Rearing a new born calf is a very particular business and is certainly not something that you should just leave to play out as it likes. Meticulous planning should be undertaken regarding pretty much every aspect of its young life, starting from the very second that it is born.

The immediate aftermath of the birthing process needs to be managed very carefully, and more often than not the calf will be suffering from overwhelming levels of stress, as well as dehydration. For this reason it is imperative that it begins to feed almost straight away, in an attempt to hydrate the calf, as well as calm it down. There are several rehydration therapy options available that you can adopt to more efficiently combat this difficult time, but being fed mother’s milk directly or from a bottle is still a perfectly reliable path to take.

All calves should be housed in a clean, well ventilated environment that protects from cold temperatures as well as inclement weather. In addition to, this regularly renewed bedding is a must, as it is essential that their bedding is both dry and unsoiled to prevent illness. Lastly access to fresh water never goes amiss, and if this access can be unlimited, unrestricted and unhindered then all the better.

The manner in which you feed and wean your calves should depend entirely on what you have planned for them and how you plan to tackle that approach. Taking beef calves as an example, some may want a quick turnover which will demand a slightly higher cost in return for a more immediate return. Most who follow this train of thought will aim for a year long regime; during which time they will aim to maximise the growth of their calves over the year with the intention of sending it to slaughter once the year is up.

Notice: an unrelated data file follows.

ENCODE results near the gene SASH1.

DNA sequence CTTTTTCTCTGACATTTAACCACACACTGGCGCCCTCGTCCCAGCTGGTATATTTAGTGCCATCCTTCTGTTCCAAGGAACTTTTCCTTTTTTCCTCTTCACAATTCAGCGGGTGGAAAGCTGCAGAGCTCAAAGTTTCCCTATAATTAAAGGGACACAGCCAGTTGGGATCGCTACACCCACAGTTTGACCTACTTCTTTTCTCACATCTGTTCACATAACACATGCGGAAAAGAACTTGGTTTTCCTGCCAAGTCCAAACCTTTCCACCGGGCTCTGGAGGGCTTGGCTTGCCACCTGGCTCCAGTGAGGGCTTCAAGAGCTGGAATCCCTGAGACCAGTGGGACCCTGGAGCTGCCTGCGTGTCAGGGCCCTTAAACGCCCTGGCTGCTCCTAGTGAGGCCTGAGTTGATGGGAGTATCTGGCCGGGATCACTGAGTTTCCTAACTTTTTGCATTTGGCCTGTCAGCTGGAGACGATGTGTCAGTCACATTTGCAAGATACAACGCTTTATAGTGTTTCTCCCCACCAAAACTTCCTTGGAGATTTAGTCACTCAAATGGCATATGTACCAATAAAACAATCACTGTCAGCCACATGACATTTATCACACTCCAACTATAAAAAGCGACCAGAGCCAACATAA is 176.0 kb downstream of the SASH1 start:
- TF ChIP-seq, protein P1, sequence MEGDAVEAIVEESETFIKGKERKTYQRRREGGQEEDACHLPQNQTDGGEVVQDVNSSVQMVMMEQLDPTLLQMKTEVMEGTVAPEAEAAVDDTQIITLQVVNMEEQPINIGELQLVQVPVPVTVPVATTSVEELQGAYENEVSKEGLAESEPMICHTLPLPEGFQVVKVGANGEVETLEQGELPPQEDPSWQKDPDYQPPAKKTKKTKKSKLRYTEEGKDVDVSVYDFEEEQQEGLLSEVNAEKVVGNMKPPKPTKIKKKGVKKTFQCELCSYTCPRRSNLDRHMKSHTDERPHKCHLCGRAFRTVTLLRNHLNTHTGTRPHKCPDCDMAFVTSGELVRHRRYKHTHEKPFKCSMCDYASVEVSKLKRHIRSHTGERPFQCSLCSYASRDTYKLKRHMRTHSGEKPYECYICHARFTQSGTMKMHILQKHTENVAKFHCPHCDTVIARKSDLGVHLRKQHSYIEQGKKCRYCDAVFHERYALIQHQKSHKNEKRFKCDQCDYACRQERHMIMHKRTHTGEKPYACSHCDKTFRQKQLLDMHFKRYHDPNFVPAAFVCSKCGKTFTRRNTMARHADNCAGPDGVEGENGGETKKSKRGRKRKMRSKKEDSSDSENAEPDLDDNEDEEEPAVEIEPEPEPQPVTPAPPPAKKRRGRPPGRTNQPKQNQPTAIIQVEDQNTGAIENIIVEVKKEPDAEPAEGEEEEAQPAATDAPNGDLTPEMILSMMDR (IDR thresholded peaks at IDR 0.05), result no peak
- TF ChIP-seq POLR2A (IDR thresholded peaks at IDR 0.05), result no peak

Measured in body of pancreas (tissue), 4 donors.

Others may choose a more long-term approach, which will incur less cost. These sorts of plans do not necessarily call for quick growth early on in life so there is less emphasis on fattening up the calf.  In fact most will encourage the calf to wean as early as possible, as their growth can be maximised at a later stage.

Rearing Heifer & Bull Calves 

When it comes to rearing heifers, a manner similar to raising the quick-turnover calves is generally employed. This is because the larger a heifer is the sooner and more successful she will be at bearing a child and also their ability to produce milk will be vastly improved. When fast growth is your goal, the first 6 weeks of life are key, as it is during this period that the animal’s body will be most efficient at putting the energy gained through food toward its own physical growth.

Calf milk replacers are regularly used to supplement a calf’s diet as they are tailor made to contain the nutrients and minerals that a calf will need to achieve a specific growth rate. Therefore by using them regularly you can improve the energy conversion gained through feeding, thereby improving their growth rate, bettering their immune systems, increasing their disease resistance, and generally lowering mortality rates.

As a result of the augmented growth rates, heifers and bulls will reach maturity sooner, allowing for calving and bulling. For heifers the higher weight does not only mean that they will be able to calve sooner, but also indicates that their lactation yield will be high.

Despite this, it is not actually all that ideal to rush your heifer’s growth, and there are a growing number of people out there who prefer that their heifers are “fit not fat”. This mentality tends to create a more balanced heifer, as the aim is not to rush into calving, possibly delaying the opportunity in favour of achieving more physical growth.

One benefit of this is the bigger the heifer is when it comes to calving the higher it’s wither will be. As well as making the birthing process more easy going, there is a correlation between the height of a heifer’s wither and the capacity of its rumen, specifically the higher the wither, the larger the rumen. The larger rumen capacity allows the heifer to take in more food which has a positive impact on the heifer’s life long milk yield and is especially beneficial when it is heavy with child.

This is the second of our posts which will have calving as their primary focus, so if you found this useful why not view our previous post on Heifer Rearing, or our 3-part Ultimate Lambing Guide, which is made up of: The Lead Up To LambingCaring For Newborns and Tail Docking.

Post By Alem Al-Khamiri